Although the name of my vintage postcard book is The Blue Ridge Mountains of North Carolina, one of the chapters is about the Great Smoky Mountains National Park and Qualla Boundary. One of my blog posts in August was about the Eastern Band Cherokee Indians. Their land is the Qualla Boundary.
In today’s post I want to share 10 things I learned about the Great Smoky Mountains National Park as I did the research to write my vintage postcard book.
1. Great Smoky Mountains National Park is located in Swain and Haywood Counties in North Carolina and Blount, Sevier, and Cocks Counties in Tennessee.
2. A gap is a low point in an Appalachian Mountain ridge. Gaps are called notches or passes in other parts of the United States.
3. A new gap in the Smoky Mountains was discovered in 1872 more than a mile from Indian Gap. The newfound gap was aptly named Newfound Gap.
4. Although Clingmans Dome is the highest peak in Great Smoky Mountains National Park at an elevation of 6,643 feet, Mount LeConte is the tallest mountain from base to summit in the Great Smoky Mountains. Mount LeConte’s elevation is 6,593 feet, and it rises 5,301 feet from its base to its peak.
5. When a grassroots effort to raise $10 million to save the Great Smokies from logging came up short, John D. Rockefeller, Jr. donated the $5 million needed.
6. President Franklin D. Roosevelt allocated $1.5 million in federal funds to purchase the last of the land wanted for Great Smoky Mountains National Park.
7. President Franklin D. Roosevelt dedicated Great Smoky Mountains National Park in 1940.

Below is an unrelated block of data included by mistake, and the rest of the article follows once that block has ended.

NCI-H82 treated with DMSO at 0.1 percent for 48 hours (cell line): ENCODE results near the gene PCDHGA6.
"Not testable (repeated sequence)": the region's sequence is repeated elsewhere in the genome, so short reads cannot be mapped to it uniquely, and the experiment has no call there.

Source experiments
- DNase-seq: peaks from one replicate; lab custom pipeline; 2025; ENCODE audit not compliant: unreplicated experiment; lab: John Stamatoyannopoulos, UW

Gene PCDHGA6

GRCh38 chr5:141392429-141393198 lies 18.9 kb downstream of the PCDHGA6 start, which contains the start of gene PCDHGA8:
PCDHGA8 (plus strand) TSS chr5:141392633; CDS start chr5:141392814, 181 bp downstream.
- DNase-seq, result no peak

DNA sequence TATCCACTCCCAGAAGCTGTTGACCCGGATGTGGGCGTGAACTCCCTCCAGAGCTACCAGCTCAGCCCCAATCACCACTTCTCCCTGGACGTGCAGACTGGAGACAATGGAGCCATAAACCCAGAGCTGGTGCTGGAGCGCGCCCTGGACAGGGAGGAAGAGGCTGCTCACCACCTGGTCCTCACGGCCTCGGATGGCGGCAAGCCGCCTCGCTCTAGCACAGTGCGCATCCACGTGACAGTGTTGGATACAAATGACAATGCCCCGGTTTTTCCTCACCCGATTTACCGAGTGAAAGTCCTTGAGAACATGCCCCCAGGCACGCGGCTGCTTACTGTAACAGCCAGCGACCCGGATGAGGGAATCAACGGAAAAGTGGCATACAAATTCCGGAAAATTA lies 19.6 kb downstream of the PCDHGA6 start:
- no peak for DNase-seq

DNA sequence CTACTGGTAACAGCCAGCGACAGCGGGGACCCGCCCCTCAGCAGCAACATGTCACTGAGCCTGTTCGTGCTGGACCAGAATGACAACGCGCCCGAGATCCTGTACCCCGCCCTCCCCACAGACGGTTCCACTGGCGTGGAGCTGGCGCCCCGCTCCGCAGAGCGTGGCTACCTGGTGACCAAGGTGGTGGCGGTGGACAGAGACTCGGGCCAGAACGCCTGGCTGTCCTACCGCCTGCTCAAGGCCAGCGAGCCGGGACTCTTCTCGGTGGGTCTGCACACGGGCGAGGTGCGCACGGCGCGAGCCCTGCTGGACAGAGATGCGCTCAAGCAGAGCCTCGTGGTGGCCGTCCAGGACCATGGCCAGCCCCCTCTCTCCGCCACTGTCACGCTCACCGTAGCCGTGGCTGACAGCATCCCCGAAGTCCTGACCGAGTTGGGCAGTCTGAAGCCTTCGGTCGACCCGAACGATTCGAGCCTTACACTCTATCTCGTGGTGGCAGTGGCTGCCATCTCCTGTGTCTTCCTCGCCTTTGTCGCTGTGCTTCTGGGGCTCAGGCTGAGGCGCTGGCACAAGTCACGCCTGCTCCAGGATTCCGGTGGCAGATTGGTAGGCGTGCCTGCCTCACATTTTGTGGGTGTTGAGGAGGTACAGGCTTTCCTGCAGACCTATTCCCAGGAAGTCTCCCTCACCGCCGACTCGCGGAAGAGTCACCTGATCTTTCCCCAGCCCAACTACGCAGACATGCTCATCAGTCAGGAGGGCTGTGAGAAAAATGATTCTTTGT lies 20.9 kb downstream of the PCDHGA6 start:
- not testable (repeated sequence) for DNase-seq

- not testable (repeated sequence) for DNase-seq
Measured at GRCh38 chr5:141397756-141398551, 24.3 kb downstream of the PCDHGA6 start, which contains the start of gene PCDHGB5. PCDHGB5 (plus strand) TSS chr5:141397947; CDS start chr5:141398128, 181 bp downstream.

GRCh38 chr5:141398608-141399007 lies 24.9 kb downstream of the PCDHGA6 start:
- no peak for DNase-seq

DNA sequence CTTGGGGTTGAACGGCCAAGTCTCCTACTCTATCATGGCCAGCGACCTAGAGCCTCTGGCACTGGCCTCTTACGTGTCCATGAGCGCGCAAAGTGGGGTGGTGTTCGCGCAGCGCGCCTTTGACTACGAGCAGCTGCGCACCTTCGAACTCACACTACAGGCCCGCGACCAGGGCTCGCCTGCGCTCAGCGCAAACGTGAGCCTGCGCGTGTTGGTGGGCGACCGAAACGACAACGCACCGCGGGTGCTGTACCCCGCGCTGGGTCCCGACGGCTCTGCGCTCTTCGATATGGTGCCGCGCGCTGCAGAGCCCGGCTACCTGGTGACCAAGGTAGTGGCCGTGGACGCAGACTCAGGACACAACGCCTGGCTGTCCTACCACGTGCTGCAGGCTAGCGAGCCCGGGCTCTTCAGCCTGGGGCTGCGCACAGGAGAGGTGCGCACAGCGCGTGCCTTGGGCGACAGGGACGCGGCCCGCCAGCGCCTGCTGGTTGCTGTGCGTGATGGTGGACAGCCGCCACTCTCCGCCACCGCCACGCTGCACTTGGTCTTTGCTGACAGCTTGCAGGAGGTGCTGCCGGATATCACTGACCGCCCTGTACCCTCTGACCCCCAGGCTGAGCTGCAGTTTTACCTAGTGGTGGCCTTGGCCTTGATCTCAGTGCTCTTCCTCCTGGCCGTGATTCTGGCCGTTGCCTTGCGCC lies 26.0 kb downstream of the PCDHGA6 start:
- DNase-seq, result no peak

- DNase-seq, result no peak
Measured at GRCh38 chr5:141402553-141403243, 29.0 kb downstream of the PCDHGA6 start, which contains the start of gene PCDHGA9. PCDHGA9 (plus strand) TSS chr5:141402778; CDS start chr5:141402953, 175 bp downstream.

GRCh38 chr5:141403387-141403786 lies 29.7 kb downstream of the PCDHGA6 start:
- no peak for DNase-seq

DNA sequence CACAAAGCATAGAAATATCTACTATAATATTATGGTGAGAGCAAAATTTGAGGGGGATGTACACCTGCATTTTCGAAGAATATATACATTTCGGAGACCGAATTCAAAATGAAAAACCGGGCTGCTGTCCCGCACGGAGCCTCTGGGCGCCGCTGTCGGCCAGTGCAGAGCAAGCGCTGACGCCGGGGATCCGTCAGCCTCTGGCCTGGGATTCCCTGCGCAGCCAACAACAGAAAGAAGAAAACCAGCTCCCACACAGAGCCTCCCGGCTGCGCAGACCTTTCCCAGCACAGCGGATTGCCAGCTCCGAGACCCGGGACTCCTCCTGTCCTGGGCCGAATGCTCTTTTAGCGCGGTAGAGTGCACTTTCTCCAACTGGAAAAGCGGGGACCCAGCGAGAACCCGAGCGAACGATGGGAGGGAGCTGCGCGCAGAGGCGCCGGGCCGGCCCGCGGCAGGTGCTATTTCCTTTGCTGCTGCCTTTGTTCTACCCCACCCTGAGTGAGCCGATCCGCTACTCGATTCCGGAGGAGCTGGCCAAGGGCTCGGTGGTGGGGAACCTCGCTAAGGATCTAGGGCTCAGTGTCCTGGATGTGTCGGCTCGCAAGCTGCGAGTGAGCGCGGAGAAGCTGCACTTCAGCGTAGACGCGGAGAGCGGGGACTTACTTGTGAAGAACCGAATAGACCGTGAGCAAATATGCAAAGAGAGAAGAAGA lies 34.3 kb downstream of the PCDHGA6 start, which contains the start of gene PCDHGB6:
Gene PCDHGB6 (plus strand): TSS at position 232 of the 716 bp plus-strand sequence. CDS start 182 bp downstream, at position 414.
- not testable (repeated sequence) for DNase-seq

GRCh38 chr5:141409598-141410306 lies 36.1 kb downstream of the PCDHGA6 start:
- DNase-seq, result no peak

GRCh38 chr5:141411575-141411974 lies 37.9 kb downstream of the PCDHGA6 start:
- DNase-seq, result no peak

8. It is illegal to willfully get within 150 feet of a black bear in Great Smoky Mountains National Park.
9. Newfound Gap Road (US-441) tunnels under itself at one place, forming a helix.
10. Much of the forest in Great Smoky Mountains National Park has been ravaged by the balsam woolly adelgid, an insect imported from Europe.
Want to know more about the Great Smoky Mountains? Look for my vintage postcard book, The Blue Ridge Mountains of North Carolina. It can be purchased online from Amazon or at some wonderful independent bookstores. If your favorite bookstore does not have the book, please ask them to order it from Arcadia Publishing and The History Press. It is also available for e-readers.
I was delighted a couple of weeks ago to find my book still prominently displayed at Battery Park Book Exchange and Champagne Bar in Asheville, North Carolina. This fabulous bookstore is located in the Grove Arcade Building, an iconic 269,000-square-foot downtown Asheville destination built in 1929. An image of a matte-finish postcard of the building is included in my book.
I hope you’re always reading a good book.
Until my next blog in a few days,